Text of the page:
Effect of the proanthocyanidin fraction from Medemia argun on the in vitro growth and activity of selected soil microorganisms
B., Stochmal A.
Many substances of plant origin, e.g. alkyloresorcinols, benzoxazinoids, essential oils, isothiocyanates or saponins, have been tested as potential antimicrobial agents to control various pathogenic microorganisms. Medemia agrun is a mysterious, not well-known species of the fan palm from the Nubian Desert Oases of Southern Egypt and Northern Sudan. Nuts of M. argun have been found to be rich (about 5%) in proanthocyanidins, consisting of afzelechin, catechin and gallocatechin as the main subunits of these polyphenolic compounds. The aim of this work was to assess effects of the proanthocyanidin (PAC) fraction obtained from M. agrun nuts on the in vitro growth and activity of two soil-borne fungal pathogens of cereals (Gaeumannomyces graminis var. tritici and Cephalosporium gramineum) and a beneficial soil bacterium, Azotobacter chroococcum, known to fix atmospheric nitrogen. The fungi were grown on PDA medium and A. chroococcum was cultured on Burk’s N-free medium supplemented with different concentrations of the PAC fraction. This fraction applied at the highest concentration tested (200 µg cm-3) did not affect the mycelial growth of the fungus Cephalosporium gramineum on PDA medium but significantly reduced (by 20%) that of Gaeumannomyces graminis var. tritici. Proliferation and N2-fixation by Azotobacter chroococcum in N-free liquid medium containing 500 µg cm-3 of the PAC fraction were more intensive than those in the medium with an equivalent concentration of glucose. It has been shown for the first time that this bacterium can use the PAC fraction as the only source of C and energy for N2-fixation.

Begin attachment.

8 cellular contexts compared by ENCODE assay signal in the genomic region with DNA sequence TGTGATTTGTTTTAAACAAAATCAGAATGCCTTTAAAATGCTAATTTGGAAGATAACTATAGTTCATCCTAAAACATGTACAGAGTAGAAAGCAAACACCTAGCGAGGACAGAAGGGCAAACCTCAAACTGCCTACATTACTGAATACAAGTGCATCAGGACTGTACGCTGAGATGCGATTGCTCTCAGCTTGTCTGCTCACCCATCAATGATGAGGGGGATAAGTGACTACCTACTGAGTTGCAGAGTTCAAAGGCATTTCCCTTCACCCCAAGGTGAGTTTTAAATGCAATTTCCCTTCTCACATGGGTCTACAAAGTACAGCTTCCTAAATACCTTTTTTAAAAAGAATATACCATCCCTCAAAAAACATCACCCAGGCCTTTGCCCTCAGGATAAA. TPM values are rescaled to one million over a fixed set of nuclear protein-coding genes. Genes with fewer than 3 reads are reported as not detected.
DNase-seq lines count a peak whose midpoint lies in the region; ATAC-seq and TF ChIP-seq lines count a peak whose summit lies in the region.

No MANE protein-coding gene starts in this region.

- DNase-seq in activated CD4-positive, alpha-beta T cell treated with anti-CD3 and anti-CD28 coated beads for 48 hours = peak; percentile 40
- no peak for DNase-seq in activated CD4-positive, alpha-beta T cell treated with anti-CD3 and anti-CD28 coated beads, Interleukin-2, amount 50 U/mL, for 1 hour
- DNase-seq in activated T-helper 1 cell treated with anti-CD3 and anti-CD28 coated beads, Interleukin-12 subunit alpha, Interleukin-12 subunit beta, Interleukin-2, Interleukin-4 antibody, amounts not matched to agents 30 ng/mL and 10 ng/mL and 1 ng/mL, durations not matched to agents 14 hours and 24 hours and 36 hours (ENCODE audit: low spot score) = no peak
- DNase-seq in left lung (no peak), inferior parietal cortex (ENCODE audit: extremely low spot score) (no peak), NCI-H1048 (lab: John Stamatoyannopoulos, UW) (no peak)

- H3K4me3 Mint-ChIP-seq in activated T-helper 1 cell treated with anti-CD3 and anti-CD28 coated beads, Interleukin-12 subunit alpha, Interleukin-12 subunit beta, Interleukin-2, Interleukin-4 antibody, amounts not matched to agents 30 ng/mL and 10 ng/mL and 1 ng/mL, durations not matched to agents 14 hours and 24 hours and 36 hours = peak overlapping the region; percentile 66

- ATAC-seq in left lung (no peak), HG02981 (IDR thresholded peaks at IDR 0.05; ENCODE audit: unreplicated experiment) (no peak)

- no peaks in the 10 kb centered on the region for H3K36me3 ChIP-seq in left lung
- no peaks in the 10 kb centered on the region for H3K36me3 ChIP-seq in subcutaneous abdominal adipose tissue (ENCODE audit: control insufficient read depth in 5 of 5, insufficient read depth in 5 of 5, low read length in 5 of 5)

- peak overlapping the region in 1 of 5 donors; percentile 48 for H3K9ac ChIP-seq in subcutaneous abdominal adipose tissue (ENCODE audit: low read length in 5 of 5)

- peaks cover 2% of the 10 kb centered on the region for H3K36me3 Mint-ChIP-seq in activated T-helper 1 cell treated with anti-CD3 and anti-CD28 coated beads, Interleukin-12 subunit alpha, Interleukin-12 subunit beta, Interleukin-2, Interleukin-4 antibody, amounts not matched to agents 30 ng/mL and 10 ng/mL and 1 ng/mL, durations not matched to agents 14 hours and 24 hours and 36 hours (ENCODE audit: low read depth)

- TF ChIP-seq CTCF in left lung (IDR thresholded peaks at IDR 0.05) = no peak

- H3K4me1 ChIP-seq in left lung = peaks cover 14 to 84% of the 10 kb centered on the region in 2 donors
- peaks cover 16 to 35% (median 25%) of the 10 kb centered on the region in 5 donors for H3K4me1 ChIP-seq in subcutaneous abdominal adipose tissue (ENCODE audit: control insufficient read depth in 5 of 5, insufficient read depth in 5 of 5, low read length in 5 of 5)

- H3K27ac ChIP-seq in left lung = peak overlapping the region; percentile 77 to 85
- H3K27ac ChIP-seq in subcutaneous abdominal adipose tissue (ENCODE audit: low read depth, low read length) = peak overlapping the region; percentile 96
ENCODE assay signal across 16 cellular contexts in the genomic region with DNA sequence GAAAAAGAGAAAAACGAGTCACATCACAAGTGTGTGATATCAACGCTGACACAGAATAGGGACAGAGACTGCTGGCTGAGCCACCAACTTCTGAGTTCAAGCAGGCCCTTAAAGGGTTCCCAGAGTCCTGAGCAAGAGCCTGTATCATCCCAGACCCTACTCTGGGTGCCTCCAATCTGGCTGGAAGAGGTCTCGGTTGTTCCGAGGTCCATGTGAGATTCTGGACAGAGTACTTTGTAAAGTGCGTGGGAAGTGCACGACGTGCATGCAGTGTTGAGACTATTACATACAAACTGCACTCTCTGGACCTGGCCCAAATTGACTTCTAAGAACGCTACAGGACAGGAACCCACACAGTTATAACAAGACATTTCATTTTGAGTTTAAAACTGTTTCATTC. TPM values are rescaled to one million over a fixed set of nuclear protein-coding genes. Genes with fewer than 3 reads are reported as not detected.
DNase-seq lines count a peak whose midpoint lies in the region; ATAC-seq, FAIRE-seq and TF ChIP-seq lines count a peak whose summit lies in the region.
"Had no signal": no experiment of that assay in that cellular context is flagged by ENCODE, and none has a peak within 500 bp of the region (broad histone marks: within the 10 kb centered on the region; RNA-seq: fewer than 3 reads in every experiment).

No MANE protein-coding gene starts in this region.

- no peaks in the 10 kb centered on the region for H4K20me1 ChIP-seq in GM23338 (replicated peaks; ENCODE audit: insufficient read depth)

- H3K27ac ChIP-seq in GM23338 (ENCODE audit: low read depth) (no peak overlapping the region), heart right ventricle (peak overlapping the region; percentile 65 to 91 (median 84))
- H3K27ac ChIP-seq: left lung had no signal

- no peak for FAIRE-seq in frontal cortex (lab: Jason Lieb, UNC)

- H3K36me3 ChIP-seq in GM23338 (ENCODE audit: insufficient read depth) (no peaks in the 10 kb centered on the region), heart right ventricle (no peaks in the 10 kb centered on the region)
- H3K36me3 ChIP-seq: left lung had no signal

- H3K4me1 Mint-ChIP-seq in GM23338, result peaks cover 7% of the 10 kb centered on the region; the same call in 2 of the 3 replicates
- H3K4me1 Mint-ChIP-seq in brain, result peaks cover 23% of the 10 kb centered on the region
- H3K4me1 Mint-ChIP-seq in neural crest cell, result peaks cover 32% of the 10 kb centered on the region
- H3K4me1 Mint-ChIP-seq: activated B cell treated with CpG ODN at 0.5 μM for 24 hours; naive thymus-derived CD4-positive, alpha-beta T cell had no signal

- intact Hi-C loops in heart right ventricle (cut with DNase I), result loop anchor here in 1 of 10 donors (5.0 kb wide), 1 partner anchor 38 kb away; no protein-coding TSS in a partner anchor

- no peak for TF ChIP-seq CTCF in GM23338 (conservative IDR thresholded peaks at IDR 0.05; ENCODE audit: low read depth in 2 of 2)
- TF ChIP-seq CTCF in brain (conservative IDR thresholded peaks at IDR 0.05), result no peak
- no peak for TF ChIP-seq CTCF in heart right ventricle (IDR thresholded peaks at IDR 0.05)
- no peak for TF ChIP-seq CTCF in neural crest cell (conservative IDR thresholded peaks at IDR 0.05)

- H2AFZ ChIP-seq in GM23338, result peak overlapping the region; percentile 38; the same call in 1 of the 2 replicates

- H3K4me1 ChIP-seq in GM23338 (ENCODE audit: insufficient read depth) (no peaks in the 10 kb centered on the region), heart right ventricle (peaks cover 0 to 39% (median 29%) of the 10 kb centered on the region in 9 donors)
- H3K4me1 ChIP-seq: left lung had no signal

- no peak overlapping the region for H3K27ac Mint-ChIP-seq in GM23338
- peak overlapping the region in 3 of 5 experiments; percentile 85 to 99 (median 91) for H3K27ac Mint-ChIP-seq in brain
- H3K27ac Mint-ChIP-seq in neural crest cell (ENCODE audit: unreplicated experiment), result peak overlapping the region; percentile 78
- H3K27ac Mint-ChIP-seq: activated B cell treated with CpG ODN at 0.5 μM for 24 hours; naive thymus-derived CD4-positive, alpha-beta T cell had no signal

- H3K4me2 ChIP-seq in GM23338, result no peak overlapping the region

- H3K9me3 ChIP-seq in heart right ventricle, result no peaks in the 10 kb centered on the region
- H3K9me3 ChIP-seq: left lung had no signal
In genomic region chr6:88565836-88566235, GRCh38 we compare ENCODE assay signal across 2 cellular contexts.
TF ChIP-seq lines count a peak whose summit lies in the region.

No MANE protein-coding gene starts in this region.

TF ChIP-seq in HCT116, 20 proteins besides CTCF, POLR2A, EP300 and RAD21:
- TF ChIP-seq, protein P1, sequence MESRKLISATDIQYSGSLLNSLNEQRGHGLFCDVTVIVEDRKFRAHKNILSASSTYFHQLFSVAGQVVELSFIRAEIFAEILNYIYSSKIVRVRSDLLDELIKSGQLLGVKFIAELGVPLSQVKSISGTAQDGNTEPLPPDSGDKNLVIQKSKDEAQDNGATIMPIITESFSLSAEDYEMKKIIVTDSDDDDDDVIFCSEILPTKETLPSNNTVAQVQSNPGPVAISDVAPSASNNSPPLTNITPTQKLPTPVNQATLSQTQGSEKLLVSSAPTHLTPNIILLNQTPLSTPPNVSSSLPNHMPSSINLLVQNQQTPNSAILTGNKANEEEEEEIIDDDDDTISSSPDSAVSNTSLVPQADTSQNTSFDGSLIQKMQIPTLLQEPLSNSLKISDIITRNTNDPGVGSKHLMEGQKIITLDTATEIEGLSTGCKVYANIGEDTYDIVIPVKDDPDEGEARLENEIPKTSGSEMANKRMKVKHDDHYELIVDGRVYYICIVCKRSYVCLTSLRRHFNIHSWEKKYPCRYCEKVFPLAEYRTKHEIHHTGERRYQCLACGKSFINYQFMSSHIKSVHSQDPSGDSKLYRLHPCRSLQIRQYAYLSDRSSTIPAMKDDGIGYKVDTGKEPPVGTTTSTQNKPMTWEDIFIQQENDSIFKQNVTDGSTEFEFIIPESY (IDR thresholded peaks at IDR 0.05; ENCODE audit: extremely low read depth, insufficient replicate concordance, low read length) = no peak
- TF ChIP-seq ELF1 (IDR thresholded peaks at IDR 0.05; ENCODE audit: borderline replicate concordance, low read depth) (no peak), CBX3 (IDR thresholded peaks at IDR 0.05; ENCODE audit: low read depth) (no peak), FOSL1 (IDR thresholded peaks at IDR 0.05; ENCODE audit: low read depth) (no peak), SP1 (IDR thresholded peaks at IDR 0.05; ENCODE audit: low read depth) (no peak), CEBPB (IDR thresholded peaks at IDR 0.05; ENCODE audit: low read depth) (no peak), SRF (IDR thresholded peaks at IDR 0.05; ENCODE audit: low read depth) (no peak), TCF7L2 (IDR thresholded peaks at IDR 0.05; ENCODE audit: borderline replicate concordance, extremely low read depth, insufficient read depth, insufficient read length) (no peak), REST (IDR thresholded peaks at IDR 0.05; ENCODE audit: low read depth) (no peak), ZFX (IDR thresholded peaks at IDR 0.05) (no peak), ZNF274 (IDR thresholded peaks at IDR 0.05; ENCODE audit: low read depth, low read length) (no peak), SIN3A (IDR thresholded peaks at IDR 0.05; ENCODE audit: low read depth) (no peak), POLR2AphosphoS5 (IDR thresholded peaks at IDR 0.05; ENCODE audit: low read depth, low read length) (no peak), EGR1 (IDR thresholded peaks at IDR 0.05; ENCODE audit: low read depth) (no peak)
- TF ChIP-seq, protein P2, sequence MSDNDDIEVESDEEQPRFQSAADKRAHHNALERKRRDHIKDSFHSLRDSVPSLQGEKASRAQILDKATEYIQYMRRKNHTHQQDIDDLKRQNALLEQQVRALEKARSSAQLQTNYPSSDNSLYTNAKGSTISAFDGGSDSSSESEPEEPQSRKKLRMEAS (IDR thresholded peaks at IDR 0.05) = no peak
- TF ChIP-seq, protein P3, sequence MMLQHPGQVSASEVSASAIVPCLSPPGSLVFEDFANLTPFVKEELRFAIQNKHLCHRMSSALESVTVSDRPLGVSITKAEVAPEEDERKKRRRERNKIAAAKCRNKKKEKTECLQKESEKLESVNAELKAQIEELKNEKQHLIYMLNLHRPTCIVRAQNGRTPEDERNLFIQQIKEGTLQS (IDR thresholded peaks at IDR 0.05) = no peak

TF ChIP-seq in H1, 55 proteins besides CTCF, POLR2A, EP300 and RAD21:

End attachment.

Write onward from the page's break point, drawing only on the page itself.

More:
Martyniuk S., Hamed A.I., Gebala B., Stochmal A. 2017. Effect of Medemia argun proanthocyanidin fraction on in vitro growth and activity of selected soil microorganisms. J. Elem., 22(1): 143 - 150. DOI: 10.5601/jelem.2016.21.2.1089
Medemia argun, nuts, proanthocyanidins, biological activity, soil microorganisms, nitrogen fixation